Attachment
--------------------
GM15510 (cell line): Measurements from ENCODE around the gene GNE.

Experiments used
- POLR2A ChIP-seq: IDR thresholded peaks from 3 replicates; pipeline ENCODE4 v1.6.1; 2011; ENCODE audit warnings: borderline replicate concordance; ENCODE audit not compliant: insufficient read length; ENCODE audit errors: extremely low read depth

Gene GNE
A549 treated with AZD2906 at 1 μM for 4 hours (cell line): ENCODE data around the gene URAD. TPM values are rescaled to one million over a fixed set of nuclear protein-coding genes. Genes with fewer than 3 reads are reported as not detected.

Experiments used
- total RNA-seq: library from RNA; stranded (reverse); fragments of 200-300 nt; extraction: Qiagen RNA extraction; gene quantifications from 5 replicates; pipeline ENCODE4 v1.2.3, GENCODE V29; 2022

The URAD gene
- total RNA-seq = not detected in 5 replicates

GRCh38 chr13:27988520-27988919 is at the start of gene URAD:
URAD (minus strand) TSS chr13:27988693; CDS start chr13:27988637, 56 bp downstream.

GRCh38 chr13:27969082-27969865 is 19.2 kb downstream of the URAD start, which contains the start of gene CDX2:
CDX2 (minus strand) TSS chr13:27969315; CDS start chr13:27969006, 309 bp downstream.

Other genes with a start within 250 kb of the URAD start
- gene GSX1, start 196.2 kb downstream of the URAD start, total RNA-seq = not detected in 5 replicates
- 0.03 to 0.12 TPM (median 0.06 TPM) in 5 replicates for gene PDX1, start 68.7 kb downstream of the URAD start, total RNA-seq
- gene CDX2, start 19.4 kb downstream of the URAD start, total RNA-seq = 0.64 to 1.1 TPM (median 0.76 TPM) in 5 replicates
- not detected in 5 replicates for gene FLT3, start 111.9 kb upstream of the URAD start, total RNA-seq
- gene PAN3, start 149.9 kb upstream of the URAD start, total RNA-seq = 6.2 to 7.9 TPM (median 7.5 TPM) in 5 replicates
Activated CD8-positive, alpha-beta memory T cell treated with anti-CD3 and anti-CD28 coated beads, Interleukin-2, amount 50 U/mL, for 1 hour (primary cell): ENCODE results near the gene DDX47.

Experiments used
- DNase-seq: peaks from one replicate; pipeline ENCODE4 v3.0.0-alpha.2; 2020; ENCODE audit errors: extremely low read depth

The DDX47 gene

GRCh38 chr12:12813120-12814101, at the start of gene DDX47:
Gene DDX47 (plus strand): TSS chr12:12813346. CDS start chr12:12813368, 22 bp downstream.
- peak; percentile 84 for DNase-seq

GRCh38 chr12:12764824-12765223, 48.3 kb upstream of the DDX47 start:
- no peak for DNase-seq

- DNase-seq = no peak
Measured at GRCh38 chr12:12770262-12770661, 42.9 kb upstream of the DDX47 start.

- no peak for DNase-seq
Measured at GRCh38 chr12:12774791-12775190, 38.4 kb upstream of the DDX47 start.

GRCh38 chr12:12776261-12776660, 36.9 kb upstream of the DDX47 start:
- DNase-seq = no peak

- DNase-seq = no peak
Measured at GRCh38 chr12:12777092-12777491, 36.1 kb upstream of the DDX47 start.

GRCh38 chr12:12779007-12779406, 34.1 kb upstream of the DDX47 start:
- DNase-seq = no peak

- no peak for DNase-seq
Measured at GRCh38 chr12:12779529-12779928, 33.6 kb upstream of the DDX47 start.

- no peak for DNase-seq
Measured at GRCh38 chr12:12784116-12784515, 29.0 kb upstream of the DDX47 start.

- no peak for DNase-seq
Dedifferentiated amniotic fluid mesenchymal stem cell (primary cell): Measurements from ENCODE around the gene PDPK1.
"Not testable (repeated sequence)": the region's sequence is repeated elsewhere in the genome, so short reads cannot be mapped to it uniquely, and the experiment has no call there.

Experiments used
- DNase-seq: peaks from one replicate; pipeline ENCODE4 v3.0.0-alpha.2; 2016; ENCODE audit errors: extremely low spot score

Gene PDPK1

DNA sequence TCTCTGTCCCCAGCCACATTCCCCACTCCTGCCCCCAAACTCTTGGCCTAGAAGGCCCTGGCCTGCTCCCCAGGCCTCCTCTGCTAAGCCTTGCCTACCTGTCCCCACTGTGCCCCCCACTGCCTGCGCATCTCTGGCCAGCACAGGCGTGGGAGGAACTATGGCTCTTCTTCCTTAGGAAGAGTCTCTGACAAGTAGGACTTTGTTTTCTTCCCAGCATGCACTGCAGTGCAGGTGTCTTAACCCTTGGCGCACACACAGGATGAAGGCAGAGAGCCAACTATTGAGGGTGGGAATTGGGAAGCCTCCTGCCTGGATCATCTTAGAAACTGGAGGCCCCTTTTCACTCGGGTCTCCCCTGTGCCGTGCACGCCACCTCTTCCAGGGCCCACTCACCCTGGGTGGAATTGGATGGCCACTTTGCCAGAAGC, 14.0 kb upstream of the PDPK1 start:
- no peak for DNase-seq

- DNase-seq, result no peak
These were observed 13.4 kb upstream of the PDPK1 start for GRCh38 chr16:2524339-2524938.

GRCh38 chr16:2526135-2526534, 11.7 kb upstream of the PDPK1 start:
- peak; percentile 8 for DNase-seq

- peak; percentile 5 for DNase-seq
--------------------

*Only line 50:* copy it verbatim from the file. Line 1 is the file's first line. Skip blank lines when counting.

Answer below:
- no peak for DNase-seq